Saturday, 21 July 2018

Recipe for disaster tasty for some

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Jonathan Rogers: Grim, but things may be looking up for Asia’s restructuring community.

Jonathan Rogers

Jonathan Rogers

IFR Asia Columnist

LAST WEEK I had lunch with one of Asia’s foremost restructuring advisers, someone I have known professionally for the best part of a decade. We had the inevitable discussion about what to expect in 2014, not just from the restructuring practitioner’s field of play but from the whole global caboodle.

The former topic yielded a laugh-out-loud nugget, delivered in the usual sardonic drawl: at many banks now you’re not allowed to use the “R” word when it comes to troubled loans. No, restructurings are now to be referred to as refinancings or rollovers.

Refer to them as restructurings and all kinds of internal bank strictures kick in which could cause credit lines to be pulled and even the chop for the person who signed off on the original loan.

How absurd. If it looks like a restructuring, sounds like a restructuring … well, you know the rest. Perhaps they should come up with a new term for a “refinancing” that involves a haircut on principal – something that in Asia has come to mean having as much as 80% of your money written off and getting the rest termed out from the original three-year exposure to anything as long as 15 years. Let’s call it a “roll-under” and leave it at that.

He is working on a deal that involves a company hit by the downturn in commodity prices, where plunging Ebitda has made servicing its syndicated and bilateral loans impossible. That’s partially the result of a liquidity squeeze in the company’s domicile that has stopped local banks from extending more funds. But it’s also the result of an emerging culture of extreme risk aversion across the Asian banking landscape.

At many banks now you’re not allowed to use the “R” word when it comes to troubled loans

MANY BANKS NOW have a list of unloved “wouldn’t touch it with a barge pole” sectors, with commodities at the top and shipping somewhere close. There’s perhaps an irony in this: many restructurings emerge during the bottom of a cyclical downturn only to be finally signed off after the cycle has already turned.

That might prove to be the case in the Asian shipping industry, where one of the biggest restructurings still underway, for Indonesia’s Berlian Laju Tanker (involving more than US$2bn of debt) is being thrashed out against the backdrop of a surge in Baltic Dry shipping rates. And some commentators are making the case that commodities are due for a revival of fortune after a steep slump, in the face of reviving US and European economic growth.

It’s probably an irony many Asian companies can live with, as long as they can avoid full liquidation. They get to reduce debt, often in a dramatic, wipe-out fashion, without sacrificing an uncomfortable amount of equity in the process, and are often able to return to the financial markets for capex needs a few years later with their reputation fully restored.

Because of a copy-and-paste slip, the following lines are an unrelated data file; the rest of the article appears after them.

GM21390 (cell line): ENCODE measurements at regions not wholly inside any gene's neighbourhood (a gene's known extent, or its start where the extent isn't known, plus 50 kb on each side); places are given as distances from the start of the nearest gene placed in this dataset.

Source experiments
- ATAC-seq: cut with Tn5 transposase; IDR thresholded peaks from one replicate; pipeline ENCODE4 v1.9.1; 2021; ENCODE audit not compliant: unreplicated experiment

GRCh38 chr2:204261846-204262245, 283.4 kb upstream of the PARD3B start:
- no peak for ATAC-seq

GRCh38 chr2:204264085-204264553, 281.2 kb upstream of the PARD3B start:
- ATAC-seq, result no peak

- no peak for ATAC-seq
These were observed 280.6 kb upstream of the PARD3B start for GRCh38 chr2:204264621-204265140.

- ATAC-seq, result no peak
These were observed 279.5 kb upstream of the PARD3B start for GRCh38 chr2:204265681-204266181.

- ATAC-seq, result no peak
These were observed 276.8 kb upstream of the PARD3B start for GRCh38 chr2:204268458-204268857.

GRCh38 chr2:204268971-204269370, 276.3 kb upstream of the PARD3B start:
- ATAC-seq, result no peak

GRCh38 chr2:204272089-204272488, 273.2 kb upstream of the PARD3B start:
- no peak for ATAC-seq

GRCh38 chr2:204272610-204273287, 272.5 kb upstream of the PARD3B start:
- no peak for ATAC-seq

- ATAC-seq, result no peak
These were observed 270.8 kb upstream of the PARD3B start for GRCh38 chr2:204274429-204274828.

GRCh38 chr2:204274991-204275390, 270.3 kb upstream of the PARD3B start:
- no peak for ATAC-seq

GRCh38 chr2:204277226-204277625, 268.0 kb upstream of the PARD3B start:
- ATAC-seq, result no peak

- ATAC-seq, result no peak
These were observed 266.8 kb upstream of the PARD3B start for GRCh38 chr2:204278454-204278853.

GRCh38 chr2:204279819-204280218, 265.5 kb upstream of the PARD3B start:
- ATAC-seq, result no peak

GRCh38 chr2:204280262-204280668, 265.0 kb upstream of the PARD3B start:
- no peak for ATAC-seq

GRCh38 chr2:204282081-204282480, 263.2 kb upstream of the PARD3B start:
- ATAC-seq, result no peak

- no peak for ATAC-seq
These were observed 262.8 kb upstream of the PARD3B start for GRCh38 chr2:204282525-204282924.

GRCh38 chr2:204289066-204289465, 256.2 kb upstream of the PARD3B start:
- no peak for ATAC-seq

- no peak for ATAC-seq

THAT BRINGS ME back to the other topic of our lunchtime discussion: the whole caboodle. This particular restructuring veteran isn’t a Janet Yellen fan, and reckons the market will not buy into the idea of a Yellen put. Well, we’ve had the Greenspan and the Bernanke put carrying us through the best part of 30 years. Isn’t a third a little too much to ask?

He told me of chats he’d had with old market hands who think that the “big one” is waiting in the wings. That’s where Fed tapering proves an operation that cannot be handled without prompting the mass withdrawal of capital from emerging markets, the US Treasury bond market crashes, and America’s debt burden takes centre stage in Greek tragedy fashion.

A World Bank report published last week warned of a “disorderly adjustment scenario” for countries with high current account deficits, such as India and Indonesia in this region, as well as South Africa, Turkey, Brazil, Hungary and Poland. The fear is that Fed tapering will prompt the sudden withdrawal of capital flows from these countries, in turn forcing a punitive rise in onshore interest rates as these countries attempt to defend their currencies. Onshore debt service would become a nightmare for cash-poor companies and mass default the result.

No doubt that is the rosiest scenario for Asia’s debt restructuring community, and it would represent the re-emergence of an industry that has struggled in recent times.

Since the years immediately following the Asian financial crisis, there have been little more than a dozen headline-grabbing restructurings in the region, and the total fee wallet has been dwarfed by the payout on the loan and bond underwriting side of the equation. Most Asian companies have hoarded cash rather than borrow to expand, but over the past few years that cash pile has been dwindling across numerous countries in the region.

In the face of a disorderly adjustment, the resources might just not be there for any but the lowest geared companies to service debt. That prospect might just be why this particular restructuring guru had more of a spring in his step than usual.

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